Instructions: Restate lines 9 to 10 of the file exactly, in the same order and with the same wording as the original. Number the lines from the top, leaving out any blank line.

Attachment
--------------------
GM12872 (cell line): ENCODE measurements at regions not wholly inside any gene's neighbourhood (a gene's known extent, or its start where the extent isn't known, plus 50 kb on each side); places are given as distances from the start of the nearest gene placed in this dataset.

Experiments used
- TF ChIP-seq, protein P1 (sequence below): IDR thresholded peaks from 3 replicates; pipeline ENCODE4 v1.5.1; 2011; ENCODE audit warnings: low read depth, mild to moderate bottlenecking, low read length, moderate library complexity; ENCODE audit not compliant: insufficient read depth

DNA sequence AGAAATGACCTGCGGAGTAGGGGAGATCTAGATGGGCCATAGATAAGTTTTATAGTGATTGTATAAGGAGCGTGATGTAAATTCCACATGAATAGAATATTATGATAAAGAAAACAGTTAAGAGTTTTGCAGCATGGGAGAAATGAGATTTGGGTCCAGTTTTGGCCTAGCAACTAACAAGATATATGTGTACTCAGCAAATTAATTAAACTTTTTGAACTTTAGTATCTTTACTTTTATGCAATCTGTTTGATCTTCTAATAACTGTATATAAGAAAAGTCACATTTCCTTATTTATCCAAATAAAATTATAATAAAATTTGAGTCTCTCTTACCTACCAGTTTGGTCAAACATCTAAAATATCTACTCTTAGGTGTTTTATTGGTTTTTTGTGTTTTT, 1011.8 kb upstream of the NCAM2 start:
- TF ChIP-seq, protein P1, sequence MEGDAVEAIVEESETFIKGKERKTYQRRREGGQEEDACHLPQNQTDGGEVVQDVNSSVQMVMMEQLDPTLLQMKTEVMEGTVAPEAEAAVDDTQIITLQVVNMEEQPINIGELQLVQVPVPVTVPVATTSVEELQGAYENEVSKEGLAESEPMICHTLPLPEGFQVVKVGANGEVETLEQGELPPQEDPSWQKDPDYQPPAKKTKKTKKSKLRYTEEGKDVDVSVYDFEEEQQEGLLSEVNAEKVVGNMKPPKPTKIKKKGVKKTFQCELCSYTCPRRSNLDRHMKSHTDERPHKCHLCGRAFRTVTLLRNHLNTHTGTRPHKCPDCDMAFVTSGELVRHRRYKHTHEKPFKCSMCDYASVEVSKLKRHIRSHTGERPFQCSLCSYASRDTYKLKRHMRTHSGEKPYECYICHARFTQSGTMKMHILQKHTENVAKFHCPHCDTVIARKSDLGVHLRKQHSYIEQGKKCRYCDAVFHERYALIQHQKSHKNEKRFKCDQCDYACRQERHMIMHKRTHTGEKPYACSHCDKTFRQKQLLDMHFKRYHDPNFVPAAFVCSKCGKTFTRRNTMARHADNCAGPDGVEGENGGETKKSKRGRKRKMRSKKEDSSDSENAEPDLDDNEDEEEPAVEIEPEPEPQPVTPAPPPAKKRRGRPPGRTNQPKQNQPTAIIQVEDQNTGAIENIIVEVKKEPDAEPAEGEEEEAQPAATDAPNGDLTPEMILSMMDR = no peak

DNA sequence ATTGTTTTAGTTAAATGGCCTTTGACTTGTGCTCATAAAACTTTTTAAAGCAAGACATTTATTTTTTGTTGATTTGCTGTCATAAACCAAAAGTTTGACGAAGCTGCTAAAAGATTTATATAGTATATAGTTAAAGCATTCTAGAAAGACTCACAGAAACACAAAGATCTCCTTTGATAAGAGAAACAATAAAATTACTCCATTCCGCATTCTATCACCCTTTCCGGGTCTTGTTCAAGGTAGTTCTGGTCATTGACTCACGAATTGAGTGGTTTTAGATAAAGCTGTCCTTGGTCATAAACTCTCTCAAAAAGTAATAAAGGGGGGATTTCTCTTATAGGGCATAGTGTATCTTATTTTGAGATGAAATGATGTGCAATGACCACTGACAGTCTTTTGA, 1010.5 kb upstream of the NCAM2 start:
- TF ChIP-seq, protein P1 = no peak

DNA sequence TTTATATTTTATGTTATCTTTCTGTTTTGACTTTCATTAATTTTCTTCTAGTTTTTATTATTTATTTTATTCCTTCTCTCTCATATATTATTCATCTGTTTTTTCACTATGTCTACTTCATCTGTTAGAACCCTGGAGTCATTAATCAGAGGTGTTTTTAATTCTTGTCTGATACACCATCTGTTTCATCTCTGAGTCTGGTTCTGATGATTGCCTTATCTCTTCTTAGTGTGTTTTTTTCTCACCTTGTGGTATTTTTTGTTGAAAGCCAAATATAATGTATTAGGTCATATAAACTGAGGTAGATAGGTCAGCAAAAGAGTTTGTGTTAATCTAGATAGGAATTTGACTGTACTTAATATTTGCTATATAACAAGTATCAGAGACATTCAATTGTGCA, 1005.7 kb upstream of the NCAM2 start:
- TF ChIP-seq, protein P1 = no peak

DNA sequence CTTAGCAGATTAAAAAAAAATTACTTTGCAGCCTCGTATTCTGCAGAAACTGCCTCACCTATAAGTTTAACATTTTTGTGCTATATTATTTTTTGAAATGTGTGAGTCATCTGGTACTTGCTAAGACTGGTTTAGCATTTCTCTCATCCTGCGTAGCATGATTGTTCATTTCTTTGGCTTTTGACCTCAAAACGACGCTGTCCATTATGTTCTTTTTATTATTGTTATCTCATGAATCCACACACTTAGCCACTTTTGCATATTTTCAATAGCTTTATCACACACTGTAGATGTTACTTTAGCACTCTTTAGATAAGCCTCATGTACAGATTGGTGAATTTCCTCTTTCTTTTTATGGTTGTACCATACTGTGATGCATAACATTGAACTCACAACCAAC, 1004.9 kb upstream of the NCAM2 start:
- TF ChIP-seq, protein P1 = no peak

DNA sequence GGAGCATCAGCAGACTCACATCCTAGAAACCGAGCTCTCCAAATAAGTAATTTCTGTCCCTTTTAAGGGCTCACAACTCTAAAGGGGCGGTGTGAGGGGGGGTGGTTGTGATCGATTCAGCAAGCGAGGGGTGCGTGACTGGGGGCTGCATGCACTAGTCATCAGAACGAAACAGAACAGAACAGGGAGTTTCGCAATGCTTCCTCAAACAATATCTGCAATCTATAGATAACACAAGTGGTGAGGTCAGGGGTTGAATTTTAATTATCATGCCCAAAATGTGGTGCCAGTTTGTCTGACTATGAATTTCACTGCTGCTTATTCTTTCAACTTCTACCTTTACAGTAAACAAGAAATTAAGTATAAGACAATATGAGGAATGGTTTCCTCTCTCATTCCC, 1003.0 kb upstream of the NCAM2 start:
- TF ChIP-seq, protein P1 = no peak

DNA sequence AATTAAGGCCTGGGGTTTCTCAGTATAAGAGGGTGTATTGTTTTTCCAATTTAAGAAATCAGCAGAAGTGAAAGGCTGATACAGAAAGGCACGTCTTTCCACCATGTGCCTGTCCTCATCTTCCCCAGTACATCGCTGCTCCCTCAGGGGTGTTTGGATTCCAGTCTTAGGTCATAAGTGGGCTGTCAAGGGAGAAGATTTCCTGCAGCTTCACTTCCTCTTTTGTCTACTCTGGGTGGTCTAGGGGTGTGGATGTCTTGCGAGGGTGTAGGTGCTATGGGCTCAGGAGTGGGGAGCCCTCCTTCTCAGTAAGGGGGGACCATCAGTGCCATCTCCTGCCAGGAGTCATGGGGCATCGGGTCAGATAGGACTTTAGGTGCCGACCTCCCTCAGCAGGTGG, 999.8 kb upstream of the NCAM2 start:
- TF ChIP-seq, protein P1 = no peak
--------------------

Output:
- TF ChIP-seq, protein P1 = no peak

DNA sequence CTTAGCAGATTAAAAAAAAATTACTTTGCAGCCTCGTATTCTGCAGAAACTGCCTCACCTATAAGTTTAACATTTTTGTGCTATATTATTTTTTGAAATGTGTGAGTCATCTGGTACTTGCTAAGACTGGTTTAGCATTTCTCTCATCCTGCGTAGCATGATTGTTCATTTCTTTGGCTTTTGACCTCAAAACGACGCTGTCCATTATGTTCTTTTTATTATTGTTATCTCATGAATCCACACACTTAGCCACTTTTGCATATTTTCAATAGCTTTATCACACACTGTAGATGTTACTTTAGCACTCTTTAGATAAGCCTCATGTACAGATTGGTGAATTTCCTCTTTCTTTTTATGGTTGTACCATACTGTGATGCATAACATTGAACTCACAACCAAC, 1004.9 kb upstream of the NCAM2 start: